United States District Court, D. New Jersey
WILLIAMS, PLAINTIFF PRO SE
HONORABLE JEROME B. SIMANDLE JUDGE
the Court is Plaintiff Damon Williams'
(“Plaintiff”), submission of a civil rights
complaint. [Docket Entry 1]. Plaintiff has also moved for the
appointment of pro bono counsel. [Docket Entry 2]. At this
time, the Court must review the complaint, pursuant to 28
U.S.C. § 1915 to determine whether it should be
dismissed as frivolous or malicious, for failure to state a
claim upon which relief may be granted, or because it seeks
monetary relief from a defendant who is immune from such
relief. For the reasons set forth below, the Court concludes
that the complaint will proceed in part. The motion for the
appointment of counsel is denied without prejudice.
following factual allegations are taken from the complaint
and are accepted for purposes of this screening only. The
Court has made no findings as to the truth of Plaintiff's
alleges that he was standing in the South Woods State Prison
(“SWSP”) “mess line” at lunch time on
July 22, 2018. [Complaint ¶ 9]. As Plaintiff approached
the window to receive his meal, Sgt. Miletta approached
Plaintiff and ordered him out of the line. [Id.
¶ 10]. Following Sgt. Miletta's instructions,
Plaintiff exited the line and placed the tuna packets that
had been in his pockets on the ground. [Id. ¶
11]. Plaintiff states Sgt. Miletta told him
“‘Since you so stupid go lock-in.'”
[Id. ¶ 12]. Plaintiff asked if he could eat
first but Sgt. Miletta told him to get on the ground and to
place his hands on his head. [Id. ¶ 13].
Plaintiff complied and was escorted to a holding cell.
[Id. ¶¶ 14-15]. Sgt. Miletta took
Plaintiff's wristwatch and instructed Officer John Doe to
take Plaintiff's socks. [Id. ¶ 16].
was later taken to the Emergency Care Unit
(“ECU”) as he uses a C-PAP machine to treat his
sleep apnea. [Id. ¶ 17]. The officers did not
allow Plaintiff to put on socks or shoes before taking him to
the ECU, forcing him to walk barefoot through rain puddles to
get to the ECU. [Id. ¶¶ 18-19]. Upon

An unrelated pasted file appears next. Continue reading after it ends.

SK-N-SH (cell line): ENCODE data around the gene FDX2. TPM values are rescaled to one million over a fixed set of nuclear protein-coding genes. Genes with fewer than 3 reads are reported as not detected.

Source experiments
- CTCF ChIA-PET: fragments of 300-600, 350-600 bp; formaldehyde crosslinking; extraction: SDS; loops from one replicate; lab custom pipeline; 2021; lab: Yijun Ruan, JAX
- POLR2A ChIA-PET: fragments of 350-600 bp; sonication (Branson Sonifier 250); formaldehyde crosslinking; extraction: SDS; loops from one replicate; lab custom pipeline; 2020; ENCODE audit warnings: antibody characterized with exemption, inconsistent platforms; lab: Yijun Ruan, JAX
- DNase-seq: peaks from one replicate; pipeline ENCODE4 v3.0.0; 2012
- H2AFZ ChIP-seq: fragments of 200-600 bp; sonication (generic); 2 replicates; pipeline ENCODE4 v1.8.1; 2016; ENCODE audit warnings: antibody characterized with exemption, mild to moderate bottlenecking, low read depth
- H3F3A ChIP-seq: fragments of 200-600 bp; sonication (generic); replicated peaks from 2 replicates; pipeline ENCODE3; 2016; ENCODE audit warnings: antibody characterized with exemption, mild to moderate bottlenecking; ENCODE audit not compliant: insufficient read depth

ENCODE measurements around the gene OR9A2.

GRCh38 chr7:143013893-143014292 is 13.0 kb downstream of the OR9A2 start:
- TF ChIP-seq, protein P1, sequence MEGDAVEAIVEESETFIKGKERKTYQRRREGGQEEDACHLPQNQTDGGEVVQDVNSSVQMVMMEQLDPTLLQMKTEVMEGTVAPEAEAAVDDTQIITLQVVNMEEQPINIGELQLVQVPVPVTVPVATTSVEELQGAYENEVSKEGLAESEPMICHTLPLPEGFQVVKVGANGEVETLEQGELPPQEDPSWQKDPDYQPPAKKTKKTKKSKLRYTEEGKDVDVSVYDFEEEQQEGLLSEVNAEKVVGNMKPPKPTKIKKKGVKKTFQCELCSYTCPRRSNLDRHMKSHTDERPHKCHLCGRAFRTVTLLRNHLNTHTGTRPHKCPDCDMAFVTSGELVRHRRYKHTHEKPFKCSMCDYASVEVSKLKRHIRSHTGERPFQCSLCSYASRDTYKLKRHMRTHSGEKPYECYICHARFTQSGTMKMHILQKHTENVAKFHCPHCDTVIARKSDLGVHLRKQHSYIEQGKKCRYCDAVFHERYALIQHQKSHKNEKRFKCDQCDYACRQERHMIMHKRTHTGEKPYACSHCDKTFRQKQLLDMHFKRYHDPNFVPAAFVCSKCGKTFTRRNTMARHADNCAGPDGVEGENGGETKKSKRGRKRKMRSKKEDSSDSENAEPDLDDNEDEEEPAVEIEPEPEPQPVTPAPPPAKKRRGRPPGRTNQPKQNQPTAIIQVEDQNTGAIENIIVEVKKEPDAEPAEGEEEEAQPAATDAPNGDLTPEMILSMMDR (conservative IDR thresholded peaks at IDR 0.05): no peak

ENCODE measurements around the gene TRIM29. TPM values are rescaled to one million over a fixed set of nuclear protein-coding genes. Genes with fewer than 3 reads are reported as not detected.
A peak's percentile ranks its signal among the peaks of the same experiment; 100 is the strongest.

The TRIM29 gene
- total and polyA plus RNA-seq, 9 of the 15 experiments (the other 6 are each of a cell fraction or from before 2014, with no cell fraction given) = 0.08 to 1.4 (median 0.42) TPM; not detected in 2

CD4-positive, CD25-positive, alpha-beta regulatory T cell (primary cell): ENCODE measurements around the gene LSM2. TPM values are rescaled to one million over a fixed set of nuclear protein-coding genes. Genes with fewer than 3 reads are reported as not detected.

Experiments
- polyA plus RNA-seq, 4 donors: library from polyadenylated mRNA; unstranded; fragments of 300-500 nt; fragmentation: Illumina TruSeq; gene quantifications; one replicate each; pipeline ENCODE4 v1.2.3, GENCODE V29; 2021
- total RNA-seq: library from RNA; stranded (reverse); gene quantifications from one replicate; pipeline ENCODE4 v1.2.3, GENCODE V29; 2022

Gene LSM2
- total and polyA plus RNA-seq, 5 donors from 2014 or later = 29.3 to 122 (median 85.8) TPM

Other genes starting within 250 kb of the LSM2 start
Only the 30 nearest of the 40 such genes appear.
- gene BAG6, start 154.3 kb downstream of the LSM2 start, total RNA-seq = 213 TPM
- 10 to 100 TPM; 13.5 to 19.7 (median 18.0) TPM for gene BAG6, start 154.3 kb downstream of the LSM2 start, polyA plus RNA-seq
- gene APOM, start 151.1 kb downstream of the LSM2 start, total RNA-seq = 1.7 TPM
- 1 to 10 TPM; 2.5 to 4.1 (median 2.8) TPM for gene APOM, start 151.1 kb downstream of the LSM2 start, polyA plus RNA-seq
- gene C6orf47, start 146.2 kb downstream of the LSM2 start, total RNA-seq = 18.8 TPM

arrival at the ECU, Officer Doe told Plaintiff to get on his
knees and strip. [Id. ¶ 20]. While Plaintiff
was disrobing, Officer Doe grabbed the back of
Plaintiff's neck. [Id. ¶ 21].
was served with disciplinary charges the next day for
refusing a housing assignment, prohibited act .254; and
conduct which disrupts, prohibited act *.306. [Id.
¶ 27]. See also N.J.A.C. §§
10A:4-4.1(a)(3)(ix), (a)(2)(xxix). He asked that the video
footage be presented and that the inmates from the mess line
be called as witnesses. [Complaint ¶ 28]. He also asked
to speak with the Special Investigation Division
(“SID”). [Id. ¶ 30]. On July 24,
2018, Plaintiff spoke with a mental health counselor and
asked if she could get SID to interview Plaintiff.
[Id. ¶ 32]. According to the complaint, the
counselor advised Plaintiff that she could only call SID if
Plaintiff made a complaint under the Prison Rape Elimination
Act (“PREA”). [Id. ¶ 32]. Plaintiff
told the counselor about the events of July 22. [Id.
time later, Officer Doe came to Plaintiff's cell and
asked him “what shift did the PREA complaint
accrue.” [Id. ¶ 34]. Plaintiff denied
making a PREA complaint and “Doe told the plaintiff to
tell [the mental health counselor] what [Plaintiff] told
him.” [Id. ¶ 35]. Plaintiff spoke with
the counselor again and told her he was not making a PREA
complaint but wanted to see SID about alleged excessive
force. [Id. ¶ 36].
was taken to an interview room by SID Investigators Schwartz
and Tobolski. [Id. ¶ 39]. The officers asked
Plaintiff about his PREA complaint, and Plaintiff again
denied he wanted to make a PREA complaint. [Id.
¶¶ 39-40]. Plaintiff tried to tell them about the
strip search and the use of force, but Investigator Schwartz
said they'd “‘get to that after the PREA
complaint.'” [Id. ¶ 40]. Plaintiff
gave a statement denying that he'd ever stated that he
had ever alleged a PREA violation or wanted to discuss PREA
with anyone. [Id. ¶ 41]. Investigators Schwartz
and Tobolski would not let Plaintiff discuss his original
complaint and told him to file it on the grievance kiosk.